Setting up for one of the country's largest field day events is no simple task.
Agfest operations manager Jake Williams said preparations for the 2019 event began the day after last year's event had finished.
"Pretty much from pack up, really, it's brainstorming for the next year. Then we've got our Rural Youth working bees out here all year round," he said.
"It doesn't really ramp up until February. It's 60 days until days open, but then things just fall into place if everyone has done their job."
He said setting up the event was a big job.
"It gets overwhelming at some points, but with the amount of volunteers and the fact that Rural Youth is like a family, you can go to past operations managers or the chairman and get advice. It all works out in the end," he said.
Mr Williams first took on the role as operations manager for last year's event, and was thankful to be able to use the knowledge he had gained on the job last year for this year's event.
"I like to do things to 100 per cent," he said.
"I'm trying to manage volunteers a bit better this year and get the most out of the weekends and things like that. And, make the volunteer experience the best that we can, because that's where we all start with Agfest."
He said it was a great feeling last year being able to watch the patrons flood through the gates and enjoy the team's hard work.
"It was great being able to go up in the helicopter and see your year's worth of work," he said.
"There were a lot of comments about the site looking the best it had been in years, so that was good.
"The months of hard work really pay off."
Owen Woolley is in his second year as Agfest chairman, having taken over the reigns last year. He said this year, with a bit more experience under his belt, he was feeling a little less stressed.
"It's a bit easier knowing how things unfold," he said.
"The biggest thing for me last year was that I had never been a chairman before, so it was a lot of trying to figure out how those things worked. Whereas now, I've got a bit more knowledge and practice to it so that makes life a lot easier.
"But, there's a constant changing environment. Every year there's a new committee, roles change, people change."
He said things were on track for this year's event.
"This year everything has been pretty good. Everyone is working away in their role, and the weather has been kind to us," he said.
"We were able to get site marking done in good time."
"At this stage, everything is on track - as long as there's no disastrous occurrences between now and then.
"I'm quite happy with where we are now, and it's a good group."
Rural Youth Tasmania state president Dale Hayers first joined the group in 2007.
"So I've been kicking around the scene for quite a while," he said.
"I did my first Agfest in 2007 as well, and I haven't missed one since," he said.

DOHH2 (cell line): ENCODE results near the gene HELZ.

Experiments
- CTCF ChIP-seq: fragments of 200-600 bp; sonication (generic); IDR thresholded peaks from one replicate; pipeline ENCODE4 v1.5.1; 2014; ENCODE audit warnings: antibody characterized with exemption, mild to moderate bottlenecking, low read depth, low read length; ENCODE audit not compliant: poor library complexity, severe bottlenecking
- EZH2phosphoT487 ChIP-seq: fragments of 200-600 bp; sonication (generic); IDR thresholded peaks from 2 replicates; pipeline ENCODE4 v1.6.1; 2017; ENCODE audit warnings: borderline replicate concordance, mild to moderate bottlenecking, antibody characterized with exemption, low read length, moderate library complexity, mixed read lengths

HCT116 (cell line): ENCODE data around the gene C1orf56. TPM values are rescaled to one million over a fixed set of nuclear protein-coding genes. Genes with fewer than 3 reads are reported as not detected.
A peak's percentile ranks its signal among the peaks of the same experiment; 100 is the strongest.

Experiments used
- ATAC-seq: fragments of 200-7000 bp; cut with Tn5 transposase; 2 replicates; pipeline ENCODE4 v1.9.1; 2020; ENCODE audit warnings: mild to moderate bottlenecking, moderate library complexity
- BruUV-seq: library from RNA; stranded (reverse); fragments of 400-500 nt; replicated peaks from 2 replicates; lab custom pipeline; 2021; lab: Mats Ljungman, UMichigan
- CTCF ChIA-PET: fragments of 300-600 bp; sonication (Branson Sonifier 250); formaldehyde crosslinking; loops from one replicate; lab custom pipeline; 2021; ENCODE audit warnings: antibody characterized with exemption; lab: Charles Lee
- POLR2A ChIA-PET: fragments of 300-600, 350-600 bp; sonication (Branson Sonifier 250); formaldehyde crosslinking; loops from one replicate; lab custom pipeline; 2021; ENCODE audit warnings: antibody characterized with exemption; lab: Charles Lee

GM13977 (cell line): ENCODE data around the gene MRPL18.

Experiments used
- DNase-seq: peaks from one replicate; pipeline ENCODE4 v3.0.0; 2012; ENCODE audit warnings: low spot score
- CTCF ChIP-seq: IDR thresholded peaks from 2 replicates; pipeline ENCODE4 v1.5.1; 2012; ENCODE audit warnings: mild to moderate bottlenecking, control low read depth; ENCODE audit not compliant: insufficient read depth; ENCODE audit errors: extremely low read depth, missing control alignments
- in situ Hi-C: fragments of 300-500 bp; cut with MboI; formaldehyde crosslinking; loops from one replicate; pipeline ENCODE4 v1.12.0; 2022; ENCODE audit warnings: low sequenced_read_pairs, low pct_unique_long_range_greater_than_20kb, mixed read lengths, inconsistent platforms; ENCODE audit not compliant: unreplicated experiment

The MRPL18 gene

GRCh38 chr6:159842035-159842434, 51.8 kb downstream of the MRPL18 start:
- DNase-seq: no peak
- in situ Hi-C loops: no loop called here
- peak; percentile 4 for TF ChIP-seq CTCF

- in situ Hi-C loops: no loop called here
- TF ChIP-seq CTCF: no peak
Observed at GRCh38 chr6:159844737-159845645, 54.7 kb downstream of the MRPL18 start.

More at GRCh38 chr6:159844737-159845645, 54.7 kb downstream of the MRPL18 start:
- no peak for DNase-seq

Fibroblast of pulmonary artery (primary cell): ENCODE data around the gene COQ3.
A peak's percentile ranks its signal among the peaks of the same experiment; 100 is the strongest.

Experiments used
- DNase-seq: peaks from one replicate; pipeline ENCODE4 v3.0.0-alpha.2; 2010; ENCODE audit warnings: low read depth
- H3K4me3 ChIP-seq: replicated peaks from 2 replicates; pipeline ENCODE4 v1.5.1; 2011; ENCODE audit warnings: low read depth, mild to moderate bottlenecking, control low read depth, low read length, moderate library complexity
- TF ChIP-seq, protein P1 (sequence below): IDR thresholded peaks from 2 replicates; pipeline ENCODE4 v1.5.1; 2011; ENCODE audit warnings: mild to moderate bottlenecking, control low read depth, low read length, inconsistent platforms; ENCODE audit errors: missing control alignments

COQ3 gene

"Since then I've sat on different committees within the Rural Youth structure, and I'm sort of giving back by jumping on as state president.
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"It's a really exciting opportunity to sort of drive the future of Rural Youth and move it forward too."
Mr Hayers has taken on the president role for the first time this year, and he said he's been loving it.
"I get really excited by our membership base, so seeing lots of excited passionate people out here every weekend having a fun time - that's what really excites me," he said.
Working bees for Agfest stated onsite at Carrick in early February. However, Agfest isn't the only thing on the Rural Youth calendar.
"Agfest is obviously our biggest event, but this site at Quercus Park is used for our Young Farmer of the Year event later in the year, and also our Discover Ag program, where we bring in Grade 9 to 11 students," Mr Hayers said.
"Quercus Park is owned and operated by Rural Youth, and it's a great place."
Mr Hayers encouraged all young people interested in agriculture to consider joining up.
"Why wouldn't you?" he said.
"I'm passionate in that I've probably taken the benefits you can get out of it," he said.
"I travelled in 2012 to Canada on a three-month exchange which is funded by Rural Youth. We offer exchanges there, to the UK, the USA. There are so many opportunities you can take advantage of."
Mr Hayers said each Rural Youth members received $250 to undertake training.
"Whether they want to do a barista course or get their truck or forklift licence," he said.
"Our organisation's based on training, developing, and networking young Tasmanians."
He said the group's culture was also really cool.
"We're hardworking team members who like having a bit of fun, but are also really committed to the event and Rural Youth as a whole. The team aspect of it is the best part for sure."
- WHAT: Agfest.
- WHEN: May 2 to 4.
- WHERE: Quercus Rural Youth Park, Carrick.
- INFORMATION: agfest.com.au.